CIVIL ACTION NO. 19-66-JWD-EWD
RULING AND ORDER
This matter is before the Court on a Motion to Dismiss Pursuant to Rule 12(b)(6) filed by Jason Ard in his personal and official capacity and the Livingston Parish Sheriff's Office ("Sheriff Ard" or "Sheriff"), (Doc. 5). In response, Tonia M. Skinner ("Ms. Skinner") and Gregory W. Causey ("Mr. Causey") (together the "Plaintiffs") filed their opposition to the Motion. (Doc. 9.) Sheriff Ard filed a reply. (Doc. 15.) Oral argument is not necessary. Having considered the allegations in the complaint, the arguments, the law and for reasons expressed below, the Motion is granted in part and denied in part.
For the purpose of ruling on the Motion the Court accepts the following facts alleged in the Complaint as true.
Deputy McLin is a civil processing officer who works at the Livingston Parish Sheriff's Office. (Doc. 1 at ¶ 11.) Deputy McLin's responsibility was service of civil summons in Livingston Parish. (Id.) Sheriff Ard is the Sheriff of Livingston Parish. (Doc. 1 at ¶ 5.)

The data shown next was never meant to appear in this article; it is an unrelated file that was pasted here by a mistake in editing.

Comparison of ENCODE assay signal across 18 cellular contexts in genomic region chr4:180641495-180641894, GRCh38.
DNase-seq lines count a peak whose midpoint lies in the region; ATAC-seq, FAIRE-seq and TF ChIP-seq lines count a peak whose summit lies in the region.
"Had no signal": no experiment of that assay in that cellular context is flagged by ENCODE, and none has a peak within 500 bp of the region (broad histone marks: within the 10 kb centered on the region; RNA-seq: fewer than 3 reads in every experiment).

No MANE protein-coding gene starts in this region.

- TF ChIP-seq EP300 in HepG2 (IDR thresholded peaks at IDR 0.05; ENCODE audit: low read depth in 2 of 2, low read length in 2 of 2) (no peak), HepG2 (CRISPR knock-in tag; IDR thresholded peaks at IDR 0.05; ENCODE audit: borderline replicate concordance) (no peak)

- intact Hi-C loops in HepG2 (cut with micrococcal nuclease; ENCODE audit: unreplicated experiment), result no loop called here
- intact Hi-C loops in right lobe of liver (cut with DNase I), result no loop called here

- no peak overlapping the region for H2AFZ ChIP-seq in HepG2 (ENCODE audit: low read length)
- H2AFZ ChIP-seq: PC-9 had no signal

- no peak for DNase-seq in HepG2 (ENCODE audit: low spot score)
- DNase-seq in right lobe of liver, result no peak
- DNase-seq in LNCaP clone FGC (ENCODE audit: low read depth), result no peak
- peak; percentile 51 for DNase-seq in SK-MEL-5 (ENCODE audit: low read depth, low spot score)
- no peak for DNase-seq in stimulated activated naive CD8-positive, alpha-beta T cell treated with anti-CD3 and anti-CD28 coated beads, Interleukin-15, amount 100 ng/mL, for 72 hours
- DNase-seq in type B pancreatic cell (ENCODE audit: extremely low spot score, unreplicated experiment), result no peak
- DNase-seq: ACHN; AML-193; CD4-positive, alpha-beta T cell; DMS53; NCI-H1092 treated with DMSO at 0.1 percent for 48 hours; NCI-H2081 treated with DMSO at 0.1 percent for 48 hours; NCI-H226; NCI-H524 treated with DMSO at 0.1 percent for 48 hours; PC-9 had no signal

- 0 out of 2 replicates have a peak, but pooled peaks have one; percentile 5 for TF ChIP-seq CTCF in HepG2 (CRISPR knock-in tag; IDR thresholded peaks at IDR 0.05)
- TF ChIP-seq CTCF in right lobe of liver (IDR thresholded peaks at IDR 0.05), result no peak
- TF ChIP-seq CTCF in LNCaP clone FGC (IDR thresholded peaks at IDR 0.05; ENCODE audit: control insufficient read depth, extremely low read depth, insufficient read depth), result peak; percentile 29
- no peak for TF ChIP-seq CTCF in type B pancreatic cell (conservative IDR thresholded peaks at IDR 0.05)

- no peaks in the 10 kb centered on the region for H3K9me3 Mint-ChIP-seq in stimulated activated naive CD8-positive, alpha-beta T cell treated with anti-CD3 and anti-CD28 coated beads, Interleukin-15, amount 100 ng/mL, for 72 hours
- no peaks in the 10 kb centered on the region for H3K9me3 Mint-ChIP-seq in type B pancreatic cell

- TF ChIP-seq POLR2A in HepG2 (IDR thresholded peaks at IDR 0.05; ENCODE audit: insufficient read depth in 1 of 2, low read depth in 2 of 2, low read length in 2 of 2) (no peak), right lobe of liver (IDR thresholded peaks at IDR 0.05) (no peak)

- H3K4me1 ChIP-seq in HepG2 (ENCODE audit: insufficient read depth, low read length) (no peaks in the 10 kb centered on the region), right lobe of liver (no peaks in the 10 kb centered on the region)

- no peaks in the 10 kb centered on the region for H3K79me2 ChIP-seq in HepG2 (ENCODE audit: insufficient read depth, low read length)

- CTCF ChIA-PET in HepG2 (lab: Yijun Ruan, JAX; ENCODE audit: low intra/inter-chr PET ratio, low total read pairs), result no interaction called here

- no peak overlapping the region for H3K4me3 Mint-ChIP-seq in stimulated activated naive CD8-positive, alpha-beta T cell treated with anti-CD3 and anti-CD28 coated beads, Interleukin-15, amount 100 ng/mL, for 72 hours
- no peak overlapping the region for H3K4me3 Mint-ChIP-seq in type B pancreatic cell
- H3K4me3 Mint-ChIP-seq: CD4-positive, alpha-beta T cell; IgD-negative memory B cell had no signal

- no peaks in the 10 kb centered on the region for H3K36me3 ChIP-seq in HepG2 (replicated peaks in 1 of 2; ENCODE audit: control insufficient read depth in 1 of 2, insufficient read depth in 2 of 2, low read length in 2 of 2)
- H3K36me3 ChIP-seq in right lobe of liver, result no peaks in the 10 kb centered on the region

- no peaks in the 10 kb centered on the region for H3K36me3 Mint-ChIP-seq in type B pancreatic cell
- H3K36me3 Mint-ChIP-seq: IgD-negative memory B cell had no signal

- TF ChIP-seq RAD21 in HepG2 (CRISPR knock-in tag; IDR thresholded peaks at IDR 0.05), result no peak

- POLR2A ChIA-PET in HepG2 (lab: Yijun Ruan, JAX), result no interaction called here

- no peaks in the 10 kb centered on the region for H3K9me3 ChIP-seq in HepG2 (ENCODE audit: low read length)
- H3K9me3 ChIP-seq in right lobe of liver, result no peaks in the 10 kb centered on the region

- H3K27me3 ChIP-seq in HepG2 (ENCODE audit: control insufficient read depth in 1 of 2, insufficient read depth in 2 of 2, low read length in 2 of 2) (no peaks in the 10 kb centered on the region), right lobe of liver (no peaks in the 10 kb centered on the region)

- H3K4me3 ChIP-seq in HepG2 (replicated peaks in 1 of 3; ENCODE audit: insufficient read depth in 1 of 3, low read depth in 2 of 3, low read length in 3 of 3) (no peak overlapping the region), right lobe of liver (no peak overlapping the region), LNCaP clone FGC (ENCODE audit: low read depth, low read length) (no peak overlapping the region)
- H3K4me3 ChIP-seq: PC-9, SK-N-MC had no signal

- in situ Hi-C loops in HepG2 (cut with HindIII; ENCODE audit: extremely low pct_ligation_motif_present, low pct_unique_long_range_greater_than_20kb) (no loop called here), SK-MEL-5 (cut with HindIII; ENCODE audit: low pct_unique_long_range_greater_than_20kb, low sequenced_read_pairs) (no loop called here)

On February 1, 2018, Deputy McLin arrived at Plaintiff's house to serve Ms. Skinner with a jury summons. (Doc. 1 at ¶ 12.) When Deputy McLin arrived, Ms. Skinner informed the Deputy that her dog Roscoe had been let out and asked him to wait by his unit until Roscoe was back in the house. (Doc. 1 at ¶ 13.) Roscoe was a six-year-old Weimaraner dog who had lived with and was cared for by the Plaintiffs for six years. (Doc. 1 at ¶ 25.) Roscoe was confined to Plaintiffs' home and/or back yard and rarely left. (Doc. 1 at ¶ 27.) Deputy McLin proceeded towards Ms. Skinner on her property. (Doc. 1 at ¶ 14.) Because Deputy McLin was warned that Roscoe was out, he was not surprised by Roscoe. (Doc. 1 at ¶ 29.) Roscoe ran from the back of the house and towards Ms. Skinner and Deputy McLin. (Doc. 1 at ¶ 14.) Roscoe ran to the back of Deputy McLin and nipped at his lower right rear calf area. (Doc. 1 at ¶ 15.) Roscoe then ran back toward Ms. Skinner who reached toward Roscoe to bring him inside. (Id.)
As Roscoe was running back towards Ms. Skinner, Deputy McLin pulled his personally owned weapon and shot Roscoe twice in the side. (Doc. 1 at ¶ 16.) Roscoe tried to crawl toward the house and Ms. Skinner, who moved closer to her dog. (Doc. 1 at ¶ 17.) Deputy McLin attempted to shoot Roscoe again and missed. (Doc. 1 at ¶ 18.) Deputy McLin then took a few steps, shot Roscoe in the head and killed Roscoe. (Id.) Mr. Causey arrived at the home shortly thereafter and observed the grief-stricken Ms. Skinner and the deceased Roscoe. (Doc. 1 at ¶ 19.) After Roscoe's death, Ms. Skinner and Mr. Causey suffered mental anguish due to Roscoe's death and witnessing Deputy McLin shooting him. (Doc. 1 at ¶ 24.)